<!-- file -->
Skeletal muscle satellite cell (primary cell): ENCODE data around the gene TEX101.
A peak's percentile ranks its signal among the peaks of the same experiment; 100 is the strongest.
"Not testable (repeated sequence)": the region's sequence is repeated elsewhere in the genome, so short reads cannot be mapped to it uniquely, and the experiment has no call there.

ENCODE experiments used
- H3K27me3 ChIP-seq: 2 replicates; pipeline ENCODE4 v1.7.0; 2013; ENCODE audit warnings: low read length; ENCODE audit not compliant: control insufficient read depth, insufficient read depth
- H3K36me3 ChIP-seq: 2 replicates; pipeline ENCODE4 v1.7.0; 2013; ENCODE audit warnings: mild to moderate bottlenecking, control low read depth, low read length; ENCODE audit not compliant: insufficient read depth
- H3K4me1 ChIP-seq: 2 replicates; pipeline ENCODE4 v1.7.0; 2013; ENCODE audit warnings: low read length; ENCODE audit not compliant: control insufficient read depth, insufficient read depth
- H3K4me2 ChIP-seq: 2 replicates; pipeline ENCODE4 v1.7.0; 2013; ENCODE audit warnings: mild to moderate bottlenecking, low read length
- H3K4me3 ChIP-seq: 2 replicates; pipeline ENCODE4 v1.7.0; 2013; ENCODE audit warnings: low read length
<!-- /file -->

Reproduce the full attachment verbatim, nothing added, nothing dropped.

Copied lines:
Skeletal muscle satellite cell (primary cell): ENCODE data around the gene TEX101.
A peak's percentile ranks its signal among the peaks of the same experiment; 100 is the strongest.
"Not testable (repeated sequence)": the region's sequence is repeated elsewhere in the genome, so short reads cannot be mapped to it uniquely, and the experiment has no call there.

ENCODE experiments used
- H3K27me3 ChIP-seq: 2 replicates; pipeline ENCODE4 v1.7.0; 2013; ENCODE audit warnings: low read length; ENCODE audit not compliant: control insufficient read depth, insufficient read depth
- H3K36me3 ChIP-seq: 2 replicates; pipeline ENCODE4 v1.7.0; 2013; ENCODE audit warnings: mild to moderate bottlenecking, control low read depth, low read length; ENCODE audit not compliant: insufficient read depth
- H3K4me1 ChIP-seq: 2 replicates; pipeline ENCODE4 v1.7.0; 2013; ENCODE audit warnings: low read length; ENCODE audit not compliant: control insufficient read depth, insufficient read depth
- H3K4me2 ChIP-seq: 2 replicates; pipeline ENCODE4 v1.7.0; 2013; ENCODE audit warnings: mild to moderate bottlenecking, low read length
- H3K4me3 ChIP-seq: 2 replicates; pipeline ENCODE4 v1.7.0; 2013; ENCODE audit warnings: low read length